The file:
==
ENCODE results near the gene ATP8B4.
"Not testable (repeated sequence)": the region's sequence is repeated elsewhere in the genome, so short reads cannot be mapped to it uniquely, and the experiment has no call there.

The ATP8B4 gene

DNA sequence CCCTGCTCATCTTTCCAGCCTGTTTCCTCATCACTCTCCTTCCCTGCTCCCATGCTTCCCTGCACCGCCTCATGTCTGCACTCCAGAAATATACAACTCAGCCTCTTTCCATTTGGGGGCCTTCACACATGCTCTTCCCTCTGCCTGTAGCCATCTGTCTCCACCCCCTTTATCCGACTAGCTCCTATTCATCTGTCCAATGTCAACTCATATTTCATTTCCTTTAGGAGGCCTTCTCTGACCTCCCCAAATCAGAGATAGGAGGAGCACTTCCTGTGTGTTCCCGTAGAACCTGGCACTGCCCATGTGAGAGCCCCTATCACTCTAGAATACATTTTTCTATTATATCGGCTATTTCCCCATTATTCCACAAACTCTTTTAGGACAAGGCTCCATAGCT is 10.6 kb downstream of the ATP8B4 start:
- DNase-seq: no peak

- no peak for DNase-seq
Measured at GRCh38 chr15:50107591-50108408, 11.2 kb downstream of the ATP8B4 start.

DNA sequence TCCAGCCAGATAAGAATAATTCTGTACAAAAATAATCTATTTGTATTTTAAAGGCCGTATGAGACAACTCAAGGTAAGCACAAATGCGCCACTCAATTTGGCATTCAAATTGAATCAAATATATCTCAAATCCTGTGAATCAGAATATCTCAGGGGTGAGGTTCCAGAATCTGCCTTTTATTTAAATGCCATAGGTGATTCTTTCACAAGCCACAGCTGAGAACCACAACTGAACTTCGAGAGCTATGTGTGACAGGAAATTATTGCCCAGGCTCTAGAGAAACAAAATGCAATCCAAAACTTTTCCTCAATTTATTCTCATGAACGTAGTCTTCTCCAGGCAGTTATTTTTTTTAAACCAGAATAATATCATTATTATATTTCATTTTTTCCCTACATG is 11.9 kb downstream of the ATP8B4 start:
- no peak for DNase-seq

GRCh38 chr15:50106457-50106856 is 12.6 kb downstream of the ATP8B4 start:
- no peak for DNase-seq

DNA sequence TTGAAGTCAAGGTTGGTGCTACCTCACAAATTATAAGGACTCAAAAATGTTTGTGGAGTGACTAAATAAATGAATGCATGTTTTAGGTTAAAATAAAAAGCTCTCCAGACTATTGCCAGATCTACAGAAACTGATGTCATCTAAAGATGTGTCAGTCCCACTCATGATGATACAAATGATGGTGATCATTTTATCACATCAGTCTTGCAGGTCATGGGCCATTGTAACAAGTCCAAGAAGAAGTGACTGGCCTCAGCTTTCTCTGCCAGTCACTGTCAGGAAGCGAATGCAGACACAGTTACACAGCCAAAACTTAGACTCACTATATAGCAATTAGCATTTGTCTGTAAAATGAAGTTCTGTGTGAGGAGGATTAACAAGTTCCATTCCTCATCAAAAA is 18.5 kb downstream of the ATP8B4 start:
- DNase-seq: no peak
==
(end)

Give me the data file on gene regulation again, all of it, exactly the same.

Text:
ENCODE results near the gene ATP8B4.
"Not testable (repeated sequence)": the region's sequence is repeated elsewhere in the genome, so short reads cannot be mapped to it uniquely, and the experiment has no call there.

The ATP8B4 gene

DNA sequence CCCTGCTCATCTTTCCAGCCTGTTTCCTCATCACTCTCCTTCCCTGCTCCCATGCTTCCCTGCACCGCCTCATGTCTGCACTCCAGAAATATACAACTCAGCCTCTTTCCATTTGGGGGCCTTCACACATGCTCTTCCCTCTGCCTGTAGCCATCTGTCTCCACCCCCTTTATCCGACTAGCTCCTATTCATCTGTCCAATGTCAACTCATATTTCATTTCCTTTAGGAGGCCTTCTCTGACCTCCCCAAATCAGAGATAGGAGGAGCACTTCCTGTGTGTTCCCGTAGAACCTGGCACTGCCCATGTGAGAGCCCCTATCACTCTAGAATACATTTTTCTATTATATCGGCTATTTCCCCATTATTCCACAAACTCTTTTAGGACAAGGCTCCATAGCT is 10.6 kb downstream of the ATP8B4 start:
- DNase-seq: no peak

- no peak for DNase-seq
Measured at GRCh38 chr15:50107591-50108408, 11.2 kb downstream of the ATP8B4 start.

DNA sequence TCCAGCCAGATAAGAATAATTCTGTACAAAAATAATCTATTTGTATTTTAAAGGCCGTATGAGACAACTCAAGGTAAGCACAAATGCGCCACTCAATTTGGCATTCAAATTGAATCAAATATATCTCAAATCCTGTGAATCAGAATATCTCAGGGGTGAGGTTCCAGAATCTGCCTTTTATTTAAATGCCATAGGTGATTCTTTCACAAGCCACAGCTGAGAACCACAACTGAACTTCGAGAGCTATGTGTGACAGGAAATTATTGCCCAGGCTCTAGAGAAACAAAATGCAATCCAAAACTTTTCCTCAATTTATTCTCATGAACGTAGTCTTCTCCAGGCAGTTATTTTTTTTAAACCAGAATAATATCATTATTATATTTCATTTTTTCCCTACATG is 11.9 kb downstream of the ATP8B4 start:
- no peak for DNase-seq

GRCh38 chr15:50106457-50106856 is 12.6 kb downstream of the ATP8B4 start:
- no peak for DNase-seq

DNA sequence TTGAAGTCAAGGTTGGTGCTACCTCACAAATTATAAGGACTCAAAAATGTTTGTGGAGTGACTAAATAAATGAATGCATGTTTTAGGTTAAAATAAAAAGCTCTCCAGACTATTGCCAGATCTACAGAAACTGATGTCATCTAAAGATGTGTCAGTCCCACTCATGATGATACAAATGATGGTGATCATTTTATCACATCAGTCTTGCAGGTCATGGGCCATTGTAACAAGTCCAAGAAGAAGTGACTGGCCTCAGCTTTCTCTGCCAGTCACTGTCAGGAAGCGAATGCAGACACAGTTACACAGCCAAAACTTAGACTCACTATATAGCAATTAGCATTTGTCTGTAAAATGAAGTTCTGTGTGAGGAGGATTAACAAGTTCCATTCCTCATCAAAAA is 18.5 kb downstream of the ATP8B4 start:
- DNase-seq: no peak